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The LPGA’s 2016 Kingsmill Championship kicked off this morning with pristine course conditions at Kingsmill Resort in Williamsburg despite weeks of uncooperative weather preceding the tournament.
More than 30 grounds crew workers at Kingsmill Resort have been working since February to ensure the course is up to the level expected of the host of an LPGA tournament. However, bleak weather conditions this month left them scrambling to make the course playable.
“We just had a feeling the weather was going to be wet,” said Chad Adcock, golf maintenance supervisor at Kingsmill Resort. “We were in this weather pattern where it seemed like we were getting every storm that came across. The long-term forecast for May did not look good.”
To combat the expected moisture, Adcock and his grounds crew spent more than a week before the tournament placing surfactants — a substance that reduces the surface tension of a liquid — on the greens and fairways to help move water through the soil to help maintain the course’s firmness.
By keeping the course “fast and firm,” balls will travel further down the fairways and on the greens, Adcock said, adding that professional golfers prefer this type of course because it usually results in lower scores. Such was the case today during the first morning of competition, as multiple players posted 18-hole scores in the mid-60s.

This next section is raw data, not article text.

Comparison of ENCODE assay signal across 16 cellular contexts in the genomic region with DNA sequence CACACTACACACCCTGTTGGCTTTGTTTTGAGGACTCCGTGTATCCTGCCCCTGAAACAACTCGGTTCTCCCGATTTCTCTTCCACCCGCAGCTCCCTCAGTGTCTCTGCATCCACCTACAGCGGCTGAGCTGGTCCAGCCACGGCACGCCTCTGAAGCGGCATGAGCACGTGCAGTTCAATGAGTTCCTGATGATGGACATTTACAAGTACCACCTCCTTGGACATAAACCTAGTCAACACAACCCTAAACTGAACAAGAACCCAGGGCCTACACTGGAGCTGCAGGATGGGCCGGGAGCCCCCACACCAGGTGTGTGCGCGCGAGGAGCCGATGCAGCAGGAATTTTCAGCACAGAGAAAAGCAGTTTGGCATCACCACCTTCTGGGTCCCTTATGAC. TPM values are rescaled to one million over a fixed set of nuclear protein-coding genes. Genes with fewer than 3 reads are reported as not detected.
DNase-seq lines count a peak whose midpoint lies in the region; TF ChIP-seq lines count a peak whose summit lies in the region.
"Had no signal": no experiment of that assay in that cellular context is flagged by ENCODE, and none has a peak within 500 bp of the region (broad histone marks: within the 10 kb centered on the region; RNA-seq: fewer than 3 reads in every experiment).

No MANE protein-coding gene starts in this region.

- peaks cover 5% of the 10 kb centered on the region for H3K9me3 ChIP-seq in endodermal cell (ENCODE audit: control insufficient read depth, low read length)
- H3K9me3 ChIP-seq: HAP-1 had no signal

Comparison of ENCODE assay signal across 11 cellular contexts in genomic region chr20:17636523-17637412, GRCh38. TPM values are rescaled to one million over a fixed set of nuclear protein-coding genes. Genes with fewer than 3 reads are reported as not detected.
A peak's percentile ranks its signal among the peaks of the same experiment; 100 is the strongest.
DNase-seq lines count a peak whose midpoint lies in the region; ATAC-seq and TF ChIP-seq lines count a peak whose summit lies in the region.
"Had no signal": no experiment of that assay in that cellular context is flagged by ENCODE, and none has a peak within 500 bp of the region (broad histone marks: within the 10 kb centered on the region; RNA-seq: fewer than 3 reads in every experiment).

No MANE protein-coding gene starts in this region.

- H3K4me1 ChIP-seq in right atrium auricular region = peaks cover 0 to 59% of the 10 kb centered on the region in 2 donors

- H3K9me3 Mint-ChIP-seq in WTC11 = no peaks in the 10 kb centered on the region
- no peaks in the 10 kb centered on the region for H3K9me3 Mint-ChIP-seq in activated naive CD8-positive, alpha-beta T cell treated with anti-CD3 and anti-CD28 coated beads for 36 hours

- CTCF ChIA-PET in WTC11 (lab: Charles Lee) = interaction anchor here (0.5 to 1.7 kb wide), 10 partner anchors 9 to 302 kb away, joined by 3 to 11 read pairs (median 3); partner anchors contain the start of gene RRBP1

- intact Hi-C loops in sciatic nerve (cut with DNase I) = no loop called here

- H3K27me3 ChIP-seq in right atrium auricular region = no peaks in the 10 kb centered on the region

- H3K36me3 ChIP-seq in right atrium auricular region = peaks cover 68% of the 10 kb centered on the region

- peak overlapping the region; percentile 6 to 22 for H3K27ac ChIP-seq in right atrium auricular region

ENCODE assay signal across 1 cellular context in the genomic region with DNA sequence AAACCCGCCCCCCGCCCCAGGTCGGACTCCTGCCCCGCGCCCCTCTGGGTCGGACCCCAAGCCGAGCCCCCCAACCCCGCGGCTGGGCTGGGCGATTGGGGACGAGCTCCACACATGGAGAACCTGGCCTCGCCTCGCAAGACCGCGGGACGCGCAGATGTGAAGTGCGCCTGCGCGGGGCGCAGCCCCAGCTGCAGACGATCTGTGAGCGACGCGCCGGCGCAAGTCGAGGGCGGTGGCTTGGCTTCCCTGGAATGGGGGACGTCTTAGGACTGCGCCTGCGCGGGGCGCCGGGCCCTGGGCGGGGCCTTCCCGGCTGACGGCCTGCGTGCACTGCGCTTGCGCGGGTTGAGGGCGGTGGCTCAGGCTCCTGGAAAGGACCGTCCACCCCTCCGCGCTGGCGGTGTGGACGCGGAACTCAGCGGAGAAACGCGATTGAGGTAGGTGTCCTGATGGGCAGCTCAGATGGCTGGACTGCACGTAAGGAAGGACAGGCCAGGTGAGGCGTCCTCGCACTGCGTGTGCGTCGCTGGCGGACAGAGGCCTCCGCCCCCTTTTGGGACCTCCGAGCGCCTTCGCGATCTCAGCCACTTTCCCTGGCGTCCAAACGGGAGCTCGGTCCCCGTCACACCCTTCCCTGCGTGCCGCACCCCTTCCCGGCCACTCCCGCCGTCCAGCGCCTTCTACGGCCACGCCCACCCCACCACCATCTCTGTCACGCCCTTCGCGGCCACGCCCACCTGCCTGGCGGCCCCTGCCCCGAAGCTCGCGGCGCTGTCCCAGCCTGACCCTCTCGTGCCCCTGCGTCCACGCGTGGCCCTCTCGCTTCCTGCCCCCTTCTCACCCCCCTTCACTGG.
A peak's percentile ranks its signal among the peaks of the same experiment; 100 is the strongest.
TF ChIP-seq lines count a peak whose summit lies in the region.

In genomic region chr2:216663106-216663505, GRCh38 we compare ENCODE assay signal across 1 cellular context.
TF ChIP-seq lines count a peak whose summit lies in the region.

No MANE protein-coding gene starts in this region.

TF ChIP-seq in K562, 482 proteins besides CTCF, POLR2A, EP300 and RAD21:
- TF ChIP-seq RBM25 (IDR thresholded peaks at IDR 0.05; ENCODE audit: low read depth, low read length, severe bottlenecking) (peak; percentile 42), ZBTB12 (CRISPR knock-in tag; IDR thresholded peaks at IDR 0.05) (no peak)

“Overall, I think the course is playing pretty well considering the amount of rain we’ve had,” Adcock said.
However, he still has his work cut out for him. With rain in the forecast for this weekend, the Kingsmill Resort grounds crew will be working overtime to make sure the course remains in playable condition.
While the surfactants help mitigate some of the rain’s damage, water still finds ways to collect in pools throughout the course. This morning, cart paths located on rolling sections of the course had small pools of water lining the rough.
If so much rain falls that “casual” water begins pooling on the greens, fairways and tee boxes, Adcock and his crew will need to be prepared to clear up the hazards in accordance with LPGA rules.
He says they will battle the pooling water the old fashioned way, with large squeegees that push and soak up the water.
Despite the months of preparation and the work yet to come this weekend, Adcock said that watching the LPGA professionals tee off on his course makes the whole process worthwhile.
“It’s a prideful thing,” he said “It’s months of hard work and we get rewarded watching them play great golf.
“We want the course to test the very best. We enjoy watching them make great shots and seeing the creativity in their game. Their artwork is on our course.”